Walking or vitamin B for cognition in older adults with mild cognitive impairment? A randomized controlled trial.
OBJECTIVE: To examine the effects of aerobic exercise or vitamin B supplementation on cognitive function in older adults with mild cognitive impairment (MCI).
DESIGN: Randomized placebo-controlled trial.
SETTING: General community.
PARTICIPANTS: community-dwelling adults aged 70-80 with MCI.
INTERVENTIONS: The 152 participants were randomly assigned to two interventions: 1) a twice-weekly, group-based, moderate-intensity walking program (WP, n=77) or a low-intensity placebo activity program (n=75) for one year; and 2) daily vitamin pill containing 5 mg folic acid, 0.4 mg vitamin B12, 50 mg vitamin B6 (FA/B12/B6, n=78) or placebo-pill (n=74) for one year.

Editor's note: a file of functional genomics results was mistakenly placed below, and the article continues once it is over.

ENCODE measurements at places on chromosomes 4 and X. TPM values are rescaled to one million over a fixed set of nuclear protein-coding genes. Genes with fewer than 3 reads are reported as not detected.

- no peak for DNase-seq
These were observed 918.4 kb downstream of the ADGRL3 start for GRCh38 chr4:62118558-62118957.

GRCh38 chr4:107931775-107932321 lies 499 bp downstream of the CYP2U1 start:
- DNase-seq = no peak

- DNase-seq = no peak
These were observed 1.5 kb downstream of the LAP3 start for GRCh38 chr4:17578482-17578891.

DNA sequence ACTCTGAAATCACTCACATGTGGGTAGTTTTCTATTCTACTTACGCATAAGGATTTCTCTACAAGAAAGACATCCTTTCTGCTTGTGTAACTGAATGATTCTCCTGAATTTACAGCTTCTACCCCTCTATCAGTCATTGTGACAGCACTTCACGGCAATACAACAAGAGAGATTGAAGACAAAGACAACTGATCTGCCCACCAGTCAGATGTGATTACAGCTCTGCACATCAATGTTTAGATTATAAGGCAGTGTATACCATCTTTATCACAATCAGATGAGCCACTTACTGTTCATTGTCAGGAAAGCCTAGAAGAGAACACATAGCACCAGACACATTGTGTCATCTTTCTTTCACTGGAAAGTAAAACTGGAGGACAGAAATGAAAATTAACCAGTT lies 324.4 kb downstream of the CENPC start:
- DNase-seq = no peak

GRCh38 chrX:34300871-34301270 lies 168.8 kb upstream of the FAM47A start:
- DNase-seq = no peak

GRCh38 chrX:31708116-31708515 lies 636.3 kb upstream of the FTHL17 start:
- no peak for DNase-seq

OUTCOME MEASURES: Cognitive function, measured with neuropsychological tests at baseline and after six and 12 months.
RESULTS: Median session attendance to the exercise programs (25th-75th percentile) was 63 (2-81) percent and median compliance with taking pills (25th-75th percentile) was 100 (99-100) percent. Gender was an effect-modifier. Intention-to-treat analysis revealed no main intervention effect for either intervention. In women in the WP, attention (Stroop combination task) improved by 0.3 seconds (p=0.04) and memory (auditory verbal learning test) by 0.04 words (p=0.06) with each percent increase in session attendance. In men attending at least 75 percent of the sessions, the WP improved memory (beta [95%CI]= 1.5 [0.1; 3.0] words). CONCLUSION: The walking program and/or FA/B12/B6 supplementation were not effective at improving cognition within one year. The walking program, however, was efficacious in improving memory in men and memory and attention in women with better adherence.